Ansible 127, February 1998
From Dave Langford, 94 London Road, Reading, Berkshire, RG1 5AU, UK. Fax 0118 966 9914. ISSN 0265-9816. E-mail ansible[at]cix.co.uk. Logo: Dan Steffan. Cartoon: Sue Mason. Available for SAE or book 2 of Aristotle's Poetics (ex-library).
MONEY! Andy Sawyer is cock-a-hoop over the Heritage Lottery fund's decision to put up £85,500 of the £100,000 needed to buy John Wyndham's archives for preservation in the SF Foundation collection. This wad of material includes original MSS of The Day of the Triffids and The Kraken Wakes, five unpublished novels (one an incomplete sequel to The Midwich Cuckoos), short stories, early and abandoned drafts, and hundreds of letters. It's interesting to compare the opening of Triffids with such early versions as: 'On the day when the Great Calamity put an end to the world I had known for almost 30 years, I happened to be in bed with a bandage all round my head and over my eyes.' (Noises off: a mob of SF writers burning far more embarrassing old drafts....)
The Forgotten Enemy
Arthur C. Clarke was attacked as an alleged gay paedophile by the Sunday Mirror on 1 Feb, with a front-page story (CHILD SEX SHAME OF ARTHUR C. CLARKE), internal 2-page spread and typically temperate editorial: STRIP THIS PERVERT OF KNIGHTHOOD HE SHAMES. All nastily timed for maximum shock value, since Clarke's investiture as knight by Prince Charles had been scheduled for 4 Feb in Sri Lanka – where, as the S/M did not fail to gloat, any gay sex may now be punished by imprisonment and/or flogging. Sir Arthur: 'I am outraged by the Sunday Mirror's allegations, and I am seeking legal advice. I am convinced this whole exercise is a cheap attempt to embarrass my friend Prince Charles. I am against mucking about with small boys. There is no truth in the allegation. I have not been sexually active for over 20 years.' In an e-mailed circular he thanked friends and associates for their unanimous support.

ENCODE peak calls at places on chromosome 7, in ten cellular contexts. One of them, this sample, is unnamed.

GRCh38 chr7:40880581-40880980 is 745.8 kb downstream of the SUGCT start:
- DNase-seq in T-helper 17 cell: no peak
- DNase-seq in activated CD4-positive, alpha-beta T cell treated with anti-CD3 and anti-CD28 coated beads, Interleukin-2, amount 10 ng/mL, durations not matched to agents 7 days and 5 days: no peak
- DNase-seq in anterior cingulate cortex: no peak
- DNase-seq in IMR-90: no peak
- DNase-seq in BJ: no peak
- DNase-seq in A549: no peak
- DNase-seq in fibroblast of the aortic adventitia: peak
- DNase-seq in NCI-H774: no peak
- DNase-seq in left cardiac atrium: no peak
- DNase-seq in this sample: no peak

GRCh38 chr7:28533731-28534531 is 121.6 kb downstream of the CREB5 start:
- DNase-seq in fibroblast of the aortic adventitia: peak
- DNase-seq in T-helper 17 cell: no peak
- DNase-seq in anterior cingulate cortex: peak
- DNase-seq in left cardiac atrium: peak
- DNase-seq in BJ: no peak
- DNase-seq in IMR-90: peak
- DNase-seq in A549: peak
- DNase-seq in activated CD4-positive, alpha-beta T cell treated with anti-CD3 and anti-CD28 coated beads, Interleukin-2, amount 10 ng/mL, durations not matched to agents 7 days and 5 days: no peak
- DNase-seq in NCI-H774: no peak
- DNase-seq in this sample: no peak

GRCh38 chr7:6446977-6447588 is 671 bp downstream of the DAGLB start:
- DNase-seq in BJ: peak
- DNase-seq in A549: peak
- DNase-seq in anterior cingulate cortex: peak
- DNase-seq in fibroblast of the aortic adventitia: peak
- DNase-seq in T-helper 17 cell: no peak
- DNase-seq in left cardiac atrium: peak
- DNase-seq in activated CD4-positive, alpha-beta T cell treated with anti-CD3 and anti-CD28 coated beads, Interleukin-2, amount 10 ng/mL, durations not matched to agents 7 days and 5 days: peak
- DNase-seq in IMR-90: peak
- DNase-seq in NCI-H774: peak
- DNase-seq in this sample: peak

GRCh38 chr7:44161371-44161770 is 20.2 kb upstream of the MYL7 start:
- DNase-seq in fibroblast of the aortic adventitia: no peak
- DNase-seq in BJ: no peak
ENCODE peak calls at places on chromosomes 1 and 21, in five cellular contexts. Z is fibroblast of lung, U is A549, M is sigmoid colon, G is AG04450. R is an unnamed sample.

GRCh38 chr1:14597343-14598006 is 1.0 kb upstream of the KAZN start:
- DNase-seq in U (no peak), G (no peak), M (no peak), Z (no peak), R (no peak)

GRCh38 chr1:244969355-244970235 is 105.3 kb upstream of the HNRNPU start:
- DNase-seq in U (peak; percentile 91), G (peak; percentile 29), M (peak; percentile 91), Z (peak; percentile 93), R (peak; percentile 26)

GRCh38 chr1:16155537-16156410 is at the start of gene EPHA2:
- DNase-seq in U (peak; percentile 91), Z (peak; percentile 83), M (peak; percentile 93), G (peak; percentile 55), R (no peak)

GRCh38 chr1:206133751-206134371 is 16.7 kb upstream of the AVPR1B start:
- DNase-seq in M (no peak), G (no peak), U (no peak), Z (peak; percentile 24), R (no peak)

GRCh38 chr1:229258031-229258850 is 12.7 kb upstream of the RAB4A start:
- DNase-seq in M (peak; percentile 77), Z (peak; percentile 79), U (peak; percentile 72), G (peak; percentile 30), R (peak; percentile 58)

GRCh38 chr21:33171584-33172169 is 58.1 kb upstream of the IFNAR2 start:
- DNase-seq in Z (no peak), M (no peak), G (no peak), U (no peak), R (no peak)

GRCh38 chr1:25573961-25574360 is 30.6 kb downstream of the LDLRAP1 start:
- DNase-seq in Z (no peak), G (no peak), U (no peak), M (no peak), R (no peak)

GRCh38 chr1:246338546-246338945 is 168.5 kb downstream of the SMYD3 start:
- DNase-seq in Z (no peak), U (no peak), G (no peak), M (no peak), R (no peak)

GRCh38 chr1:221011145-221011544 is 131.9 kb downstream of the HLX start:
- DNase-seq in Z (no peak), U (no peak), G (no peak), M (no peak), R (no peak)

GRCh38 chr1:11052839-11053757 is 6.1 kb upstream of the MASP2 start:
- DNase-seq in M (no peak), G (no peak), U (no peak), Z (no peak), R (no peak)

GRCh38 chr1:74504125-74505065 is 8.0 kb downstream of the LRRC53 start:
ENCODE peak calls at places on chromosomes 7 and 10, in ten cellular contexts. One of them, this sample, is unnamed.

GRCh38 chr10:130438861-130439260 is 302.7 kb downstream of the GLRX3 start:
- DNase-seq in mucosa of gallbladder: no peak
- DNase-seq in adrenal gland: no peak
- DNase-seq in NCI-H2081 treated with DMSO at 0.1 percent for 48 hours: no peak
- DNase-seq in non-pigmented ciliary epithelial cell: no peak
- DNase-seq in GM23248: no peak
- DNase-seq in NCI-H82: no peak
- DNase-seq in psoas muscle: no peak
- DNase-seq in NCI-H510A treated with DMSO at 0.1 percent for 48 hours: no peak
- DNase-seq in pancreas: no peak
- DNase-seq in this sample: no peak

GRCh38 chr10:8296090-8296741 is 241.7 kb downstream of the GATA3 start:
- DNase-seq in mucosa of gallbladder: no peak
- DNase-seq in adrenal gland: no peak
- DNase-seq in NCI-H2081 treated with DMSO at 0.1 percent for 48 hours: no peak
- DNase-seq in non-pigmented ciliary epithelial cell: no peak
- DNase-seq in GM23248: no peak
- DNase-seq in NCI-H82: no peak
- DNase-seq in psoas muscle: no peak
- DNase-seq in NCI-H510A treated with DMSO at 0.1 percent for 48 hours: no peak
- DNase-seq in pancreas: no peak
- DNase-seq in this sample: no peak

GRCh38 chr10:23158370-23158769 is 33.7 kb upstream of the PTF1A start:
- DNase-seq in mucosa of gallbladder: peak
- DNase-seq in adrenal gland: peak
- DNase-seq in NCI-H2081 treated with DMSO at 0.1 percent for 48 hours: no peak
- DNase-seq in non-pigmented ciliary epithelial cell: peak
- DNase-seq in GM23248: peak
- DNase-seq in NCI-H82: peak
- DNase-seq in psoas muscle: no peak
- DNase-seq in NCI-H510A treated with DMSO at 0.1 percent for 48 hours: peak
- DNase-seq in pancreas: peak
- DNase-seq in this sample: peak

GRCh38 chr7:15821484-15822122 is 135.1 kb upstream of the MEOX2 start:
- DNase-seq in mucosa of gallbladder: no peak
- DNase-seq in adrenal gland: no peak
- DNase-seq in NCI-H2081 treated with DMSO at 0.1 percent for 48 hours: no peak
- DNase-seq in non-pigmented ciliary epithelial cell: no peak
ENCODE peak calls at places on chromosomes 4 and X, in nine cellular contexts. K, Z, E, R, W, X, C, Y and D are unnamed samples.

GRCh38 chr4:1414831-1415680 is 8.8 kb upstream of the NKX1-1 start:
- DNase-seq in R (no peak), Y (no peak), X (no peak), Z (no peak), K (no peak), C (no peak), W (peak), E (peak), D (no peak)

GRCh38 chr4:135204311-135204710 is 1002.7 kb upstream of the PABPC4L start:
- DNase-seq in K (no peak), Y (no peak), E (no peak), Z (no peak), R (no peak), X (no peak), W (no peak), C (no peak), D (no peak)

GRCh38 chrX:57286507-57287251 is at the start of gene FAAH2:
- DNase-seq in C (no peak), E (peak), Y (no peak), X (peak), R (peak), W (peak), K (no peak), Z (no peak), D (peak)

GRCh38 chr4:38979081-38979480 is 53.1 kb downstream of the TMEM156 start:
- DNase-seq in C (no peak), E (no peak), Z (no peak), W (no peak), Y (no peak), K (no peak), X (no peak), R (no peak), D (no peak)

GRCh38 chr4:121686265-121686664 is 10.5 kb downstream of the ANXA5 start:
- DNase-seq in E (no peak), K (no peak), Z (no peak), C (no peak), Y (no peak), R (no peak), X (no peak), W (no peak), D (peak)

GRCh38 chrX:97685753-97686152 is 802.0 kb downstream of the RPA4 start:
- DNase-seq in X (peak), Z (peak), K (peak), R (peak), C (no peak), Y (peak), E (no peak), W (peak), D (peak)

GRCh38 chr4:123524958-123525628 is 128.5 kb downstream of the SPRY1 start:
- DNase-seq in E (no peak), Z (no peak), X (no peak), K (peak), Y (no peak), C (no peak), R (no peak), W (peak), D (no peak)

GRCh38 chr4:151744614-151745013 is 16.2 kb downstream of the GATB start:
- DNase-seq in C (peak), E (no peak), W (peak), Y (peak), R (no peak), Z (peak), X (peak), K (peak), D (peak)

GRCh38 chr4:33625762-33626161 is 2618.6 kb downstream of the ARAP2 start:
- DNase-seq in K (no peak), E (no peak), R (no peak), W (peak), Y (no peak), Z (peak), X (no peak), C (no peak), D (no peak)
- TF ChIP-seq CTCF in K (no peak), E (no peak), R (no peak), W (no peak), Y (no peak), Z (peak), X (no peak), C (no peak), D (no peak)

Simon R. Green has his finger on the pulse of something or other: 'Apparently the latest entry in the filmed autopsy stakes (Princess Di was the last) is the Teletubby Autopsy. Which is the Roswell Alien Autopsy, with Dipsy's head superimposed. Which in turn led to the rumour that the Teletubbies are in fact the long-awaited human-alien hybrids, and that the Powers That Be are trying to convince us all that they are actually nice likeable creatures, and Not To Be Feared....'
Chris Priest ponders the Feb Interzone: 'Leigh and I, gazing in horror on the current cover, could not help but remark that after all these years, with so much written and said about the maturity of sf, the bad old days put behind us, the cutting edge, the new literature for the next century, with all that said we have a sci-fi magazine with a cover painting showing a pretty girl being sexually assaulted by a robot. And the thing is, it's not a post-modern representation, or in any way genre-knowing ... it really is a robot feeling up a girl who seems to be loving it. Only the style of painting has changed.'
Terry Pratchett is apparently not Literature after all. The academic editors of the British Council's posh 'Writers and their Work' series were keen to commission a critical monograph on Terry's work, and invited me to write it; the publisher also made eager noises; and then, even as my pen hovered over the contract, came the news that 'there has been a policy change'. Project cancelled. Terry: 'I am intrigued that after (you tell me) unrestrained joy and enthusiasm from everyone involved in producing this, suddenly they do a handbrake turn ... who's that lurking outside? ... what's that clicking on the phone? ...' The ashen-faced, tight-lipped General Editor would only say: 'I am sorry about the policy change, but we do have to work with the British Council.'
Keith Roberts deserves a plug, writes Phil Stephensen-Payne ... for his 'latest (and possibly last) book, Lemady: Episodes of a Writer's Life. This is a blend of fiction and autobiography ... possibly Keith's best work to date, as well as giving a fascinating insight into the English publishing scene through which he moved. The book is published by Borgo Press in both paperback (0-8095-3101-1) and cloth (-2101-6) editions ... but, as with many Borgo Press titles, has been allowed to creep out without fanfare and hence, if left to them, will sink without trace. Keith himself is obviously too ill to promote the book to any degree, but I do know that he is very proud of it (as he should be).'